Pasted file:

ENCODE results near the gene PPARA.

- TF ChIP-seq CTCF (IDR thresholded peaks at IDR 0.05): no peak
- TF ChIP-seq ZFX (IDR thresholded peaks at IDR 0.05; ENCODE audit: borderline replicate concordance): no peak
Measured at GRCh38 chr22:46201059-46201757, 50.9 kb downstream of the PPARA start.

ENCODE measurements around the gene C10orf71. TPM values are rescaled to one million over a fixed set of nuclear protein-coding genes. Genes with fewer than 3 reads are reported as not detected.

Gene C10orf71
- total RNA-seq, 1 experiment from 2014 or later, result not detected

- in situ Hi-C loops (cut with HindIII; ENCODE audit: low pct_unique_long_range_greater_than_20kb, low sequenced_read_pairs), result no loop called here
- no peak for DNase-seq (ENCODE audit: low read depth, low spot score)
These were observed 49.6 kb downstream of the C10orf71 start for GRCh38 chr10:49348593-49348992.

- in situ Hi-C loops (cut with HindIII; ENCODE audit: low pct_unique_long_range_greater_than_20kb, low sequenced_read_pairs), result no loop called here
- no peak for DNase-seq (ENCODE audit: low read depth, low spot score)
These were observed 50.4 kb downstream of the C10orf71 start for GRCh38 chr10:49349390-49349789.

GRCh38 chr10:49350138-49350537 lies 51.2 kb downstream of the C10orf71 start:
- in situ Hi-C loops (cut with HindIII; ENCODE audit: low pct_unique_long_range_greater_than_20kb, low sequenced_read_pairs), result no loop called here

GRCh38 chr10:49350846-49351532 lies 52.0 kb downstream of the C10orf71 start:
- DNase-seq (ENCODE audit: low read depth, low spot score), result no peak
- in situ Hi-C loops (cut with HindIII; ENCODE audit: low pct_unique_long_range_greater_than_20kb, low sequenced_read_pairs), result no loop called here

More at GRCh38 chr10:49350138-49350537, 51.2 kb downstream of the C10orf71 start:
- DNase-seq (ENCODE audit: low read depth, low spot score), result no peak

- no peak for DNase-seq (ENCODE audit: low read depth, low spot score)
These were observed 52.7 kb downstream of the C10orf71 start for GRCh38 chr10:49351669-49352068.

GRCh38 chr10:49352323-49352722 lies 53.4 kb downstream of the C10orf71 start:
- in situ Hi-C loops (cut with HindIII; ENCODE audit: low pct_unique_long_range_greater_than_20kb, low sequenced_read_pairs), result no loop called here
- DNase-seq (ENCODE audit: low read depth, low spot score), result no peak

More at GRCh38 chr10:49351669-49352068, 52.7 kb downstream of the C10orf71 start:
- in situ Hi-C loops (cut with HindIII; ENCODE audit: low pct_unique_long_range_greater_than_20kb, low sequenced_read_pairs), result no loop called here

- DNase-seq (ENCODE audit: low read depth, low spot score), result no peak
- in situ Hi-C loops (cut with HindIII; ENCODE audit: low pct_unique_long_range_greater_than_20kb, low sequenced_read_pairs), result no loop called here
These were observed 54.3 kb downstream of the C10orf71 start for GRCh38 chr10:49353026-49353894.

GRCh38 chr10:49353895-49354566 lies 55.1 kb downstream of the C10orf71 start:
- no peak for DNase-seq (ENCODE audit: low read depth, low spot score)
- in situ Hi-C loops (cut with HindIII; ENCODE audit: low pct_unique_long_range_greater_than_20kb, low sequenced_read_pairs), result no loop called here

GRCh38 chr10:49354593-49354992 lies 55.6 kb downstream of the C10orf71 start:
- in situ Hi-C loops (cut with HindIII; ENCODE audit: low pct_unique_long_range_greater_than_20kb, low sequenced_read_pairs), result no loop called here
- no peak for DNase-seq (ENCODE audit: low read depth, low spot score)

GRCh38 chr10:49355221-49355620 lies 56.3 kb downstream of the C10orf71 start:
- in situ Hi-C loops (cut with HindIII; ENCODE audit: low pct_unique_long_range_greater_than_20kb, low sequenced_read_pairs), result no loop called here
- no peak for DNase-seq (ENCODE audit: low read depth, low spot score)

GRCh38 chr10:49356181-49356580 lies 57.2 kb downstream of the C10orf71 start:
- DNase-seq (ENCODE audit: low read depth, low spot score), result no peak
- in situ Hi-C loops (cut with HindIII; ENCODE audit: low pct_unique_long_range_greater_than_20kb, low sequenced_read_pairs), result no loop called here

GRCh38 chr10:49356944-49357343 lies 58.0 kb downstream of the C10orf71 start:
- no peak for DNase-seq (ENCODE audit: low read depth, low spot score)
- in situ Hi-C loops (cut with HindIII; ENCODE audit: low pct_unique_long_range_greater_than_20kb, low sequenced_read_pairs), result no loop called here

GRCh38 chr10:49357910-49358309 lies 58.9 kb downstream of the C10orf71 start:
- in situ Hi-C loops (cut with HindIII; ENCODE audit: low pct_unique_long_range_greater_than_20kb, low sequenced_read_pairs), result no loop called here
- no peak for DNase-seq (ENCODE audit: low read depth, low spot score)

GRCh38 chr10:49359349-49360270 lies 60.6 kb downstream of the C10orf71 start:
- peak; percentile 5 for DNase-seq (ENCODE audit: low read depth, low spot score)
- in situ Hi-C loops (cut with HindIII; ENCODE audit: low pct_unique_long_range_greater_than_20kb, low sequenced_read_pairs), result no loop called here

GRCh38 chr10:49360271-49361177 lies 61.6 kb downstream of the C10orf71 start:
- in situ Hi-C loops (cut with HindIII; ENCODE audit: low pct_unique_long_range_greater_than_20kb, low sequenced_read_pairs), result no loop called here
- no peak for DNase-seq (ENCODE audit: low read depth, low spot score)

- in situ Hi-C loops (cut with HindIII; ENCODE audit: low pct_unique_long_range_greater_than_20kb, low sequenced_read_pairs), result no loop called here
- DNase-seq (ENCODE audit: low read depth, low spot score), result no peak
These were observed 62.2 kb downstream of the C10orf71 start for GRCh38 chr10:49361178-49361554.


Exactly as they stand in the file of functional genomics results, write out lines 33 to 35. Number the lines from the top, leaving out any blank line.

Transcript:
- in situ Hi-C loops (cut with HindIII; ENCODE audit: low pct_unique_long_range_greater_than_20kb, low sequenced_read_pairs), result no loop called here

GRCh38 chr10:49354593-49354992 lies 55.6 kb downstream of the C10orf71 start:
- in situ Hi-C loops (cut with HindIII; ENCODE audit: low pct_unique_long_range_greater_than_20kb, low sequenced_read_pairs), result no loop called here